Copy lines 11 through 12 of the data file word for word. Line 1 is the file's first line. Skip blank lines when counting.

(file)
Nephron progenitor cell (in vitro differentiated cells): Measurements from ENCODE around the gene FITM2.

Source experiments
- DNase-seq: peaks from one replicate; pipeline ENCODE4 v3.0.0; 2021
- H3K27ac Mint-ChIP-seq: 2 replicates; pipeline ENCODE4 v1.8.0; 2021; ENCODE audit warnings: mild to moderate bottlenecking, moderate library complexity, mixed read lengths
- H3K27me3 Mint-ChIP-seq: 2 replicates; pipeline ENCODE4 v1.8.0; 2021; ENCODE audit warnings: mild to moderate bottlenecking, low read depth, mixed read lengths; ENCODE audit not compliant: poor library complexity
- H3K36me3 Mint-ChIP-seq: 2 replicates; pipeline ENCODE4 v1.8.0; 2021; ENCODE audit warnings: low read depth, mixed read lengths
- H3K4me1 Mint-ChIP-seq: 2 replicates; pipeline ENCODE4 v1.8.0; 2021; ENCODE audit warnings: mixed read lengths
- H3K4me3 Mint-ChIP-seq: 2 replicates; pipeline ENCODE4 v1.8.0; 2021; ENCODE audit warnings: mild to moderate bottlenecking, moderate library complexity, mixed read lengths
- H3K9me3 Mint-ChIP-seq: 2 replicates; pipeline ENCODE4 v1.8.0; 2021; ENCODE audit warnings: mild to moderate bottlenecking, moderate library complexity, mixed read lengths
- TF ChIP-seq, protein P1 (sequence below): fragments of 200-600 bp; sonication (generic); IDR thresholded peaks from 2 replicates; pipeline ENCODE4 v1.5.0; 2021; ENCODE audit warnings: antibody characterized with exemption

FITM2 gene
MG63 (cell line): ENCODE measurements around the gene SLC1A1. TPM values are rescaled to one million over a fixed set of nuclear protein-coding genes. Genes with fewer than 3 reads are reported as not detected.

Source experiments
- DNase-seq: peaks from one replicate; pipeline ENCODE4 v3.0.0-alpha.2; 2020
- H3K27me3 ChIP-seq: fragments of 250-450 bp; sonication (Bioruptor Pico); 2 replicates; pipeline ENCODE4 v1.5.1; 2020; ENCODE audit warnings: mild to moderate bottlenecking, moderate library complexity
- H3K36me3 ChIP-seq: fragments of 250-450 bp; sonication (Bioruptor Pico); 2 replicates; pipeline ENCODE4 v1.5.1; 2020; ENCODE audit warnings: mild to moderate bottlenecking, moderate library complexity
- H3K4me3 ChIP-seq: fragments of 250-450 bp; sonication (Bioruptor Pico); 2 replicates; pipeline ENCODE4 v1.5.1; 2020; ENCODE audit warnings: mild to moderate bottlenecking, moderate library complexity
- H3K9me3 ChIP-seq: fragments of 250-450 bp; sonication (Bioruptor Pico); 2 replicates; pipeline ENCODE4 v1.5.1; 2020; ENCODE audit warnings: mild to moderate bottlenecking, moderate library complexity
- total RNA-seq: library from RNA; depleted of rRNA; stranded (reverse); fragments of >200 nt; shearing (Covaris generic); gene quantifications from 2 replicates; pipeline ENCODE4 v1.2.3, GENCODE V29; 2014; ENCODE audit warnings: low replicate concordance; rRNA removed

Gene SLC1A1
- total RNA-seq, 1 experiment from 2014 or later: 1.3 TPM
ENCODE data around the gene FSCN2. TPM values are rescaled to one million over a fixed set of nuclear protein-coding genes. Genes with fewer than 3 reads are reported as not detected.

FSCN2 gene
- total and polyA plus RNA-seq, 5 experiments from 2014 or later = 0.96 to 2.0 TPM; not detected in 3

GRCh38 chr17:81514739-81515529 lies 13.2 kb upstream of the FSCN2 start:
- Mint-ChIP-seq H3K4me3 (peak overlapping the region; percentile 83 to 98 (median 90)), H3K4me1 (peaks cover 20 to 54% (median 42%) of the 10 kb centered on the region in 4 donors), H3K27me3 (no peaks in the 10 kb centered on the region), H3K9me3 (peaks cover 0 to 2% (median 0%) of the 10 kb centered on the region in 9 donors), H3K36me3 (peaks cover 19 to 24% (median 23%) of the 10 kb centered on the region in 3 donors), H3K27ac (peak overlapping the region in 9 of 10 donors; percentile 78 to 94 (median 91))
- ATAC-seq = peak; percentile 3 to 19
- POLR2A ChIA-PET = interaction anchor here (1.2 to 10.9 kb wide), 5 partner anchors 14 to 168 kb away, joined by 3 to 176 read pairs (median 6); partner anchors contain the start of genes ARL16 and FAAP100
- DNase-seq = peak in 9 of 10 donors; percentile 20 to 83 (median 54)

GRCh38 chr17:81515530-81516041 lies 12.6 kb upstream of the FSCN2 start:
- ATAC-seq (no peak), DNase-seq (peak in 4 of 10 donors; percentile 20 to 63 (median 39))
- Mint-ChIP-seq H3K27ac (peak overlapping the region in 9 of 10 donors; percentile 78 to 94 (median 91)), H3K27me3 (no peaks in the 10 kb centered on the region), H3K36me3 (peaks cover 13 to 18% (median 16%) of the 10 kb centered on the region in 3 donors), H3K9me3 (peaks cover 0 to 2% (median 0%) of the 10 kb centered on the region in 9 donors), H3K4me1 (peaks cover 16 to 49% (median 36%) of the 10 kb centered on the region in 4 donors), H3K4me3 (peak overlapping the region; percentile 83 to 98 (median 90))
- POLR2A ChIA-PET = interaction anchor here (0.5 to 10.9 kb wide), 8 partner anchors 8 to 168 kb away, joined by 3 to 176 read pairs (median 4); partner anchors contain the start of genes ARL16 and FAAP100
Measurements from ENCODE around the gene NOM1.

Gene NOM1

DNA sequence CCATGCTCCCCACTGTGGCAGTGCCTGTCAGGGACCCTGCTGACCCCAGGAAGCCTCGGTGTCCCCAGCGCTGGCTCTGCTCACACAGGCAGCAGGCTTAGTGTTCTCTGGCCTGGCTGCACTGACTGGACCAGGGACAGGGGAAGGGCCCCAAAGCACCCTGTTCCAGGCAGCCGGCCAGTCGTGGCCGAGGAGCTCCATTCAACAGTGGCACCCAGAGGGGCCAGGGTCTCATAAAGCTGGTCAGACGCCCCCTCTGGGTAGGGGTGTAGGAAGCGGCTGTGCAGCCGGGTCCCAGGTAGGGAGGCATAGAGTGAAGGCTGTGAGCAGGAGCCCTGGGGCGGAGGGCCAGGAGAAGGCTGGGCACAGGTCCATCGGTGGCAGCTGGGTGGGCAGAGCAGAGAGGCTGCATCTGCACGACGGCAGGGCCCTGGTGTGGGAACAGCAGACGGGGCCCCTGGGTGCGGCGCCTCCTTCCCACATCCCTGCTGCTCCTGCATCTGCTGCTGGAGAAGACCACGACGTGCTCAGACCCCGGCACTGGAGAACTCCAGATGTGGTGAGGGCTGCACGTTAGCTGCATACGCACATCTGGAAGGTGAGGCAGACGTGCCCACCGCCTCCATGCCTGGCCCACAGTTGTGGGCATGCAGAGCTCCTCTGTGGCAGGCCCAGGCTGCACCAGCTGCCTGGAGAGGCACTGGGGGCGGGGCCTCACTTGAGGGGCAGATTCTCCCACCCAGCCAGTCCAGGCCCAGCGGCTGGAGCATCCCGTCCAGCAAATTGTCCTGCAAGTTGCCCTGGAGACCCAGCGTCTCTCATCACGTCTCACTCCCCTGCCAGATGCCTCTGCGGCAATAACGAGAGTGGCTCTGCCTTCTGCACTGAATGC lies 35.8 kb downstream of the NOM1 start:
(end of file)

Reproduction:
FITM2 gene
MG63 (cell line): ENCODE measurements around the gene SLC1A1. TPM values are rescaled to one million over a fixed set of nuclear protein-coding genes. Genes with fewer than 3 reads are reported as not detected.